Christmas is a stressful time, especially for the poor sap(s) that drew the short straw on organizing the office Christmas party. For example, I go to these just to put in face-time with the higher-ups and I suspect many people’s motivations are similar. But this year the party planning has falling into my (in)capable hands. I know booze gets butts in seats—but this year I want to up the ante from standing around getting buzzed in the same place I already spend 30% of my life.
Bingo has been gaining popularity the last few years due in large to the rise of online bingo. I mean, my grandmothers do it and for the last 5 years they have been pretty reliable bellwethers of taste (see: knitting, records, fondue, horrible sweaters, large glasses, etc.). I hope this is the case anyway; my party is going to be a Bingo Charity Ball.
When: The rule is that no office party should take place after the first two weeks of December. It’s like wearing white after Labor Day— just don’t do it.
Where: Most trouble comes when office parties can be argued to be ‘work-related’. You can limit this by having the party NOT AT THE OFFICE. Church halls, banquet halls, or even warehouses will rent out their space for this sort of thing. If you approach them from the charity angle you will likely get a discount.
Nuts/Bolts: Have books of bingo cards and stampers for sale. This is the buy in for the Bingo game and are typically around the $70 mark (come on it’s for charity!). Bingo accoutrement can be purchase or rented from party supply stores and the like—I’m talking raffle tickets, bingo cards, stampers, balls, those rolling cages you put the balls in etc.
Bingo Law: Here’s where it gets a bit (seriously) tricky since you are essentially running gambling. Laws differ state to state, so make sure to check with your local authorities. Though on whole, there seem to be statutes governing purchase of a bingo licence, certifying bingo cards and equipment, winnings, age of participants and reporting takings to the state. Most states will allow you to recoup the cost of the event out of the night’s takings, but again this isn’t uniform and I can’t stress enough to check with your local authorities.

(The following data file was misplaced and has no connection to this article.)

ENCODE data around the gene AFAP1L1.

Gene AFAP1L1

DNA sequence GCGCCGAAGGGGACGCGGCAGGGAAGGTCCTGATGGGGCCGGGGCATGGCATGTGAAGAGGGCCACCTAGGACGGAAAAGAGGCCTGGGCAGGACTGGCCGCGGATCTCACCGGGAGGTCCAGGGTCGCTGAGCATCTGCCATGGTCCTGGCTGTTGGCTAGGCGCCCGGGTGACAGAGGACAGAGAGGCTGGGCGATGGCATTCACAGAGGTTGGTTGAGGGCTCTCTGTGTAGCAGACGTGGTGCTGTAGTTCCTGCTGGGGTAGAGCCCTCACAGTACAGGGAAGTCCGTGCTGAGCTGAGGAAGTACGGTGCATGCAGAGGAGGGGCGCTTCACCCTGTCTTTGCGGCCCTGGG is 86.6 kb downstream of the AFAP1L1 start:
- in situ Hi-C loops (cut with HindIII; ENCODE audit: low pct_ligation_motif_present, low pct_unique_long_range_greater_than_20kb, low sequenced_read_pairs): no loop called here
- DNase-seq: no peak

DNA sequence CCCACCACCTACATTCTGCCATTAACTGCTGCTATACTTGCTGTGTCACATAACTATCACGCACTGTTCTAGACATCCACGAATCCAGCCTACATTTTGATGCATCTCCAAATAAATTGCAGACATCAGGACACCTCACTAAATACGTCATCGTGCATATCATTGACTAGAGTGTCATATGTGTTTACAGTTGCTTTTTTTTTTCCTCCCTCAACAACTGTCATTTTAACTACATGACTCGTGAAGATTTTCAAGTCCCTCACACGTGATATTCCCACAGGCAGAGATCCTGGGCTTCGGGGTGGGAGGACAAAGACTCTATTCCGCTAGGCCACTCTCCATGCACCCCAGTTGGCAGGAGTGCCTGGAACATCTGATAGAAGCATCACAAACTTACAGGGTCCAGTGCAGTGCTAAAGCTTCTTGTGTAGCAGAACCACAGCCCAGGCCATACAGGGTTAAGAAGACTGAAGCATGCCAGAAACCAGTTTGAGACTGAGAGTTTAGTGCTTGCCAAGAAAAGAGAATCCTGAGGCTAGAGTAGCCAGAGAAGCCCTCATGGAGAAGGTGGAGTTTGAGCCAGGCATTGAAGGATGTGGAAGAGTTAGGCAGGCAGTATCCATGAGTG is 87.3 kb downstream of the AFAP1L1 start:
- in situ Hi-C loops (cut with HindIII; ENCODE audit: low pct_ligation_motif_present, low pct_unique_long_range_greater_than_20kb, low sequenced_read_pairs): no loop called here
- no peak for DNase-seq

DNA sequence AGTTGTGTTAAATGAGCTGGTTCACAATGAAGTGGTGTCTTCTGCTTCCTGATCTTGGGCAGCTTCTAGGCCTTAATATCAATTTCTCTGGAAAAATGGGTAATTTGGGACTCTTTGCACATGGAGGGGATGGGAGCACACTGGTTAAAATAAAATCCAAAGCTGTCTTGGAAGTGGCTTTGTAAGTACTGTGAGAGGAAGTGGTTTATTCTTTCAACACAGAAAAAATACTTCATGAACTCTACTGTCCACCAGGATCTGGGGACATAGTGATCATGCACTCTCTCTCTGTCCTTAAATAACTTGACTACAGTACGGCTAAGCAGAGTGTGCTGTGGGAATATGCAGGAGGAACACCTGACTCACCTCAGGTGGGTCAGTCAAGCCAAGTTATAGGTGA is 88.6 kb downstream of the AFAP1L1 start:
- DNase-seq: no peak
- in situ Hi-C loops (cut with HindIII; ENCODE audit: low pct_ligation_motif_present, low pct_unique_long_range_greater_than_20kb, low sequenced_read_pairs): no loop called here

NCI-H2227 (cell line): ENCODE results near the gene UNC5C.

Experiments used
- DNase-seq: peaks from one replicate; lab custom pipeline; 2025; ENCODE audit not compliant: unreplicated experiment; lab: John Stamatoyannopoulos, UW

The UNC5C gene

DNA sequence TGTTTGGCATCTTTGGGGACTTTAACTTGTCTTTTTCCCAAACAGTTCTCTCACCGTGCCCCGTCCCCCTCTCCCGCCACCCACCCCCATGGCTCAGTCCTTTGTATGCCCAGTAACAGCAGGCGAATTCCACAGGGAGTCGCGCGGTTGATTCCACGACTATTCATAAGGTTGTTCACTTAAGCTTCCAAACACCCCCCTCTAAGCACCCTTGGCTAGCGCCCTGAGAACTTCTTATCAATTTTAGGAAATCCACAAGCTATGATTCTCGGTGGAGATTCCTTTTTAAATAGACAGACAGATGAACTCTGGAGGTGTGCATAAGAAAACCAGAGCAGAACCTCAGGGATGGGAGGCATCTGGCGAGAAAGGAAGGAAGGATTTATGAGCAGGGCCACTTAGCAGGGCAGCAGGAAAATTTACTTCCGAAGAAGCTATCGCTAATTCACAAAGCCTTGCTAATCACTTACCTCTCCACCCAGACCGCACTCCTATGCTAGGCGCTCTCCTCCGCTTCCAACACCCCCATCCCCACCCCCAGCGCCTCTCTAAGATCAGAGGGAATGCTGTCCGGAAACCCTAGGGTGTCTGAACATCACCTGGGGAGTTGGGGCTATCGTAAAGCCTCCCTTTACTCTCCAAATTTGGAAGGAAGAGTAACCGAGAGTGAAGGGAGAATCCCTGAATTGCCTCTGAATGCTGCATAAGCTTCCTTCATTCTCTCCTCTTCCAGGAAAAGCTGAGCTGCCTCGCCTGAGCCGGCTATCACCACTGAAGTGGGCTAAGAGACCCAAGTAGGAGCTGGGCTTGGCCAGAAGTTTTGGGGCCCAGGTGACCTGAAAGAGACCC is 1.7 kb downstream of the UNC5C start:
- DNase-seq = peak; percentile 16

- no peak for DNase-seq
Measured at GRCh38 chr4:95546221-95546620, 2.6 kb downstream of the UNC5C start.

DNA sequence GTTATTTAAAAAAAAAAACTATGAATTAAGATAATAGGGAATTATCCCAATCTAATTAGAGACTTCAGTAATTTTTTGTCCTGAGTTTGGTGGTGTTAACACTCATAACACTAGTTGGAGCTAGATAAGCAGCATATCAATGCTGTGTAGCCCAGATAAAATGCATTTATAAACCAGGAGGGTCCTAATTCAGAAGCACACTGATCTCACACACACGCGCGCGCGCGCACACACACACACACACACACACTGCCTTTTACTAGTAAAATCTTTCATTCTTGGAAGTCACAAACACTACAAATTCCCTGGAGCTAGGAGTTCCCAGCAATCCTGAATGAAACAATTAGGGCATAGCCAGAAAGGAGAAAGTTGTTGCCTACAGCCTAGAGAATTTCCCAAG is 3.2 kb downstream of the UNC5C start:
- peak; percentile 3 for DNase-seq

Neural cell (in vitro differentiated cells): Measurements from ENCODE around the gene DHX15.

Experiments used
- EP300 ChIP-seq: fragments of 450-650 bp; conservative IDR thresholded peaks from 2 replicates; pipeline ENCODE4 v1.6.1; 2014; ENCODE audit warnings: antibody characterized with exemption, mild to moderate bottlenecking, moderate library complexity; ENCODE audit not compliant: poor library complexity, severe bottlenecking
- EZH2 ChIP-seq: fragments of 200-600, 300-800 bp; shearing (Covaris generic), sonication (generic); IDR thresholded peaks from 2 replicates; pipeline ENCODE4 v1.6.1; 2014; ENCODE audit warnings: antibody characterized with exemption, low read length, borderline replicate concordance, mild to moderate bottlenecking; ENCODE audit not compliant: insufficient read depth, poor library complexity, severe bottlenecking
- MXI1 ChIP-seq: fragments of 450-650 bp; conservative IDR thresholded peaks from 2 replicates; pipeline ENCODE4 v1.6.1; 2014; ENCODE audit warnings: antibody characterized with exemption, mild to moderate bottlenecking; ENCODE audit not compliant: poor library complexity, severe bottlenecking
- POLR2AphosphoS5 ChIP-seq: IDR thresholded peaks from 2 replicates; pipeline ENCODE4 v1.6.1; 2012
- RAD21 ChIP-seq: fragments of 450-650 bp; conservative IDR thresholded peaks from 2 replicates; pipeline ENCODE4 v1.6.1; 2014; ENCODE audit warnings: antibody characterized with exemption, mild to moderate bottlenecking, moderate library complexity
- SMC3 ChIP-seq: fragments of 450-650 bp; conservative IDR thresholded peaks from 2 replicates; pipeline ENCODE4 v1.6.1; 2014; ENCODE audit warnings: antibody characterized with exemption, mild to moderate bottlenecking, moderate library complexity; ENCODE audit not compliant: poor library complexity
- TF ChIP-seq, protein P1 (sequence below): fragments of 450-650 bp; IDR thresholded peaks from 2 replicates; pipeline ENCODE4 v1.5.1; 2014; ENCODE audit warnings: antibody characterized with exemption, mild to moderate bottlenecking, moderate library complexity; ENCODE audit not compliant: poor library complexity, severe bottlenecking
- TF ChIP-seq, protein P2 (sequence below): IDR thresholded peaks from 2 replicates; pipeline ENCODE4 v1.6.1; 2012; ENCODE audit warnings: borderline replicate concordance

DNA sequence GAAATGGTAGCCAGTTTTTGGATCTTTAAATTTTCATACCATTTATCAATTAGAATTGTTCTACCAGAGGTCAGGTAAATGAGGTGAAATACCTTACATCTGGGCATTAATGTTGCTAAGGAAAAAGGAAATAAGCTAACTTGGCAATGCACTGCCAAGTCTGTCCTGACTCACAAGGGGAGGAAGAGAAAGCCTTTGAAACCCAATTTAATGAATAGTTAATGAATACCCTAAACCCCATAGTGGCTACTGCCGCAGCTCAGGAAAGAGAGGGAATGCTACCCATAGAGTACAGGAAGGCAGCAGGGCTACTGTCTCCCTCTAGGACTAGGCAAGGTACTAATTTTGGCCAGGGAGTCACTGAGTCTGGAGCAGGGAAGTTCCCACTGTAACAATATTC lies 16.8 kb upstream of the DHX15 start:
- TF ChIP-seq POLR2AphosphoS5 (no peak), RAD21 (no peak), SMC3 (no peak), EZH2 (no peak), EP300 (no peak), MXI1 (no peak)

Alcohol: There is probably going to be a lot of xmas cheer, but remember this probably exposes the office to some liability. Many states have rules on the books that make bars and clubs partially responsible for accidents or other horrible things that happen as a result of a patron’s intoximacatedness. This principle can apply the office as well. Check with your state. Also, the office gets in trouble if any minors get caught (by the relevant authorities) drinking. Last, but not least, watch out for drunken sexual harassment as the office is most likely on the hook for that too. Usually you can task HR with playing referee at these parties, but if you aren’t lucky enough to have HR, this job will likely be allocated to you, dear party planner. Otherwise, bartenders are trained to keep an eye on drinkers’ drunkenness—hire one
Also, if party attendance is mandatory it’s almost definitely work related, meaning the office is almost definitely liable—so make sure everyone know it’s not. And make sure you have a way to convey everyone safely home.